Our previous funding round of this project was devoted to creating the underlying data standards and infrastructure to support sharing microarray data. The availability of the MGED (Microarray and Gene Expression Data Society; www.mged.org) standards and infrastructure and our accumulated experience using and evaluating them puts us in an excellent position to deliver tools and resources directly to the bench biologists who are generating high-throughput gene expression data: We now propose to shift our main efforts away from building computational infrastructure - the over-arching purpose of this new proposal is to facilitate scientific discovery by providing bench biologists with the tools they need to effectively share gene expression data and to take advantage of well-annotated gene expression data in their research. Our work to create and promote data sharing standards and resources will have greatest impact when those standards and resources are in common use by biomedical researchers. ? ? The need for and potential benefits of standards for microarray and other high-throughput technologies is clear, yet the positive impact of the standards thus far developed has not yet been fully realized. This is in large part because the standards and tools we have developed still require expert knowledge, yet the targeted users are bench biologists who are not experts in this domain, and should not be expected to become so. In this application, in addition to building the next generation of data exchange standards, we are proposing to use the infrastructure we have built in the previous round of funding as the basis for data exchange resources that are useful and usable by bench biologists. Therefore, our aims are to: ? 1. Develop tools to help researchers easily annotate microarray experiments. ? 2. Extend popular data analysis and visualization tools (BioConductor, MeV, GenePattern, Java TreeView) to use MAGE-TAB-encoded experimental annotations. ? 3. Generalize the MAGE-TAB data exchange standard to work with other high-throughput biomedical data, such as ultra-high-throughput sequencing. ? 4. Provide biologist-friendly ontology terms that can be used to annotate microarray data as well as serve as meaningful terms in computational analyses. ? 5. Participate in outreach, education and information gathering efforts to engage the community in the development of standards and to ensure widespread use and critiques. ? ? ? ?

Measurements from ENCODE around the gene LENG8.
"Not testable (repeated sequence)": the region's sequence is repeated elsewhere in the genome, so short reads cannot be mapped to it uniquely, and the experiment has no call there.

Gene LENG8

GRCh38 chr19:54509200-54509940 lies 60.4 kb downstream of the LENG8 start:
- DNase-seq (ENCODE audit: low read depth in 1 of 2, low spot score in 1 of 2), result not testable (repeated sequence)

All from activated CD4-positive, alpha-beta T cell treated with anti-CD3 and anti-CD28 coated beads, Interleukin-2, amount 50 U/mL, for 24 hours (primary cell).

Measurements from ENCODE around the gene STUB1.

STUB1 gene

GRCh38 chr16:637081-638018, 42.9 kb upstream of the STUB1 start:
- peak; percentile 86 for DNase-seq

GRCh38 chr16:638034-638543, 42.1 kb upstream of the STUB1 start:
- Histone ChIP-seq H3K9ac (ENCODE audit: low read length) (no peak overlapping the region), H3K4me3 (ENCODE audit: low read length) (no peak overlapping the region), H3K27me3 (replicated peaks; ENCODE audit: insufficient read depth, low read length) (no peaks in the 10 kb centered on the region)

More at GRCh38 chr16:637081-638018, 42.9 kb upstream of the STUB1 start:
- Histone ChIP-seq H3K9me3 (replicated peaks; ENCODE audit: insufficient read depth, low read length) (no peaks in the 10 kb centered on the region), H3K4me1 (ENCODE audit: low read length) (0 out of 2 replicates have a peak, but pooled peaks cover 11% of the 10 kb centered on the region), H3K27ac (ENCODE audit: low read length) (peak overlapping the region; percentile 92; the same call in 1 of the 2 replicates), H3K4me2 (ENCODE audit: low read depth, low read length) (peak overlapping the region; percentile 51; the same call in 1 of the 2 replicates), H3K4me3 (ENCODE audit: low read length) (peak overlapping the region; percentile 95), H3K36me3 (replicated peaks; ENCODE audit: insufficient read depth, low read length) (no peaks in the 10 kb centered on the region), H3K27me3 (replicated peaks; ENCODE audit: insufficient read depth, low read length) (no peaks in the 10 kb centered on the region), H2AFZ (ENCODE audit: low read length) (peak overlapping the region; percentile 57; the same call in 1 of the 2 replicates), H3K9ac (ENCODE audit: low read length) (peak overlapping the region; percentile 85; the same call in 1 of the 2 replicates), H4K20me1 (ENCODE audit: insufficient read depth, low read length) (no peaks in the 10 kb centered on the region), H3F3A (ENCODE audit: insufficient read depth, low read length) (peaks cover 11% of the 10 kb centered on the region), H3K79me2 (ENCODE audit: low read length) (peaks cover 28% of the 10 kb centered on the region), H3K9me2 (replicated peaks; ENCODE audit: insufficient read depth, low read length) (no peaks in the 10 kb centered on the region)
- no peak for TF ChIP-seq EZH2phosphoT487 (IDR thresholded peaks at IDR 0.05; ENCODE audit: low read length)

National Institute of Health (NIH)
National Human Genome Research Institute (NHGRI)
Biotechnology Resource Grants (P41)
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Study Section
Ethical, Legal, Social Implications Review Committee (GNOM)
Program Officer
Good, Peter J
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Stanford University
Schools of Medicine
United States
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